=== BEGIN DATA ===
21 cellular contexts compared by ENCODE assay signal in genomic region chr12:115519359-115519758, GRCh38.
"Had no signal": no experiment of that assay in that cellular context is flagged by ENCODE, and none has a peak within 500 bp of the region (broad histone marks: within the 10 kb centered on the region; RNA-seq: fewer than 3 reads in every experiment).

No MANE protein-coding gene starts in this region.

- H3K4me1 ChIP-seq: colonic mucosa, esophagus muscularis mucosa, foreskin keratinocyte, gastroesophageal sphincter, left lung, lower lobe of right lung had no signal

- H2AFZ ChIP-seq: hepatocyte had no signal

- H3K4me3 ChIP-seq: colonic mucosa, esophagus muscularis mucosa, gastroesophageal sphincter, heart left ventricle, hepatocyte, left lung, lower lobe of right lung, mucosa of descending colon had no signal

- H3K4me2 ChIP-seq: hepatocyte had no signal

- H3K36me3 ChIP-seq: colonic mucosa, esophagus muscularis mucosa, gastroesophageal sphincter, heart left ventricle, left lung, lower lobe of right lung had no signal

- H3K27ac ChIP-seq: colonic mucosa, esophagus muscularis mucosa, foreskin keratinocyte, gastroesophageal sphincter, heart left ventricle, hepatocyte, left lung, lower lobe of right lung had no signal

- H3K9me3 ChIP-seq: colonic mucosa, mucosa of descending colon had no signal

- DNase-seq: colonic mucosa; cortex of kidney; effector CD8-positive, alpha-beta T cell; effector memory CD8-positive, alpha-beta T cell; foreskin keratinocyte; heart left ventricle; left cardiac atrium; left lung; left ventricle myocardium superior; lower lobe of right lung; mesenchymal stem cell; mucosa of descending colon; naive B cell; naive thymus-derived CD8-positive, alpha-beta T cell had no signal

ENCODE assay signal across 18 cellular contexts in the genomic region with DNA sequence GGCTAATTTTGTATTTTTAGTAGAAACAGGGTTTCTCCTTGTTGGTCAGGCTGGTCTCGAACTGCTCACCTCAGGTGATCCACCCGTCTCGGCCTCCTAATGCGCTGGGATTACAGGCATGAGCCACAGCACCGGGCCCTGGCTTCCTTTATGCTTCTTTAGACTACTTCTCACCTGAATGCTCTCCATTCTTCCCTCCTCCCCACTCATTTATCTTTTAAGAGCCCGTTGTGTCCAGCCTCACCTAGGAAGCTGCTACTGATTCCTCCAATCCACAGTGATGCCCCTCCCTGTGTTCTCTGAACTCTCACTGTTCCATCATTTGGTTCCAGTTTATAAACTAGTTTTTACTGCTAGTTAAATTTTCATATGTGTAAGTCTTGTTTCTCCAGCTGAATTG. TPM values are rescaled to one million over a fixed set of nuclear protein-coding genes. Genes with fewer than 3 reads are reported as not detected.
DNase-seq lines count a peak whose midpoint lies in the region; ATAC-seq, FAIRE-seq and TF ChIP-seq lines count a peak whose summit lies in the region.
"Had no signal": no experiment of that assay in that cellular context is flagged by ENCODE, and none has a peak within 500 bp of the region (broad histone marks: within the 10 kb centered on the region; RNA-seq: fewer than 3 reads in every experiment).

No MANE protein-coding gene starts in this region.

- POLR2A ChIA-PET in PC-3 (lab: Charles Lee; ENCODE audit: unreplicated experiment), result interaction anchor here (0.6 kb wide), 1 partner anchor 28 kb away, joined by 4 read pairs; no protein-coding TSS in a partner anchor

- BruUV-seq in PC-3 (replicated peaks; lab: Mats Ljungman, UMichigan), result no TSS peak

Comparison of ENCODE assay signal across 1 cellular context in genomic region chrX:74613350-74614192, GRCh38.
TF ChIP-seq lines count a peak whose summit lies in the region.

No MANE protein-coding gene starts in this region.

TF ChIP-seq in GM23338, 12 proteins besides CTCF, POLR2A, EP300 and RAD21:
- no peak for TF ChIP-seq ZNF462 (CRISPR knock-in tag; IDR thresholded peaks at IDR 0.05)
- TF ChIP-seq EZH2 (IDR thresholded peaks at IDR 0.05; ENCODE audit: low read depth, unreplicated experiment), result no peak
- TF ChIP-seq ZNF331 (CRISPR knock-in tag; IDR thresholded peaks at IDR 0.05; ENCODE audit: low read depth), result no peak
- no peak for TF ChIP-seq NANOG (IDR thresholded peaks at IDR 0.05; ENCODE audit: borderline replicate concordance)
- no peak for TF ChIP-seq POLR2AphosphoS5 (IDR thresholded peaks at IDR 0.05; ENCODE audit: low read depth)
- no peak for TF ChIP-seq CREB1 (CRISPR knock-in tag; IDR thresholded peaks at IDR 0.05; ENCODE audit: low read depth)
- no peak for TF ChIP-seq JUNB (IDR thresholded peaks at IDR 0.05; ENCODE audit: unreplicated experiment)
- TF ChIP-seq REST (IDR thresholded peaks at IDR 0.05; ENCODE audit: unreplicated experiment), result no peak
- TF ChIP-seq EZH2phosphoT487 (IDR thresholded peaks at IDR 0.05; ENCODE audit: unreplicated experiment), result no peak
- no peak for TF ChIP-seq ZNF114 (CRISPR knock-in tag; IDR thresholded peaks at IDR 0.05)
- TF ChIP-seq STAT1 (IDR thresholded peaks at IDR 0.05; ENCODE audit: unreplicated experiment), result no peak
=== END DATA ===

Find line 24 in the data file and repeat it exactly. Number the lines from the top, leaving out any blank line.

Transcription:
- TF ChIP-seq ZNF331 (CRISPR knock-in tag; IDR thresholded peaks at IDR 0.05; ENCODE audit: low read depth), result no peak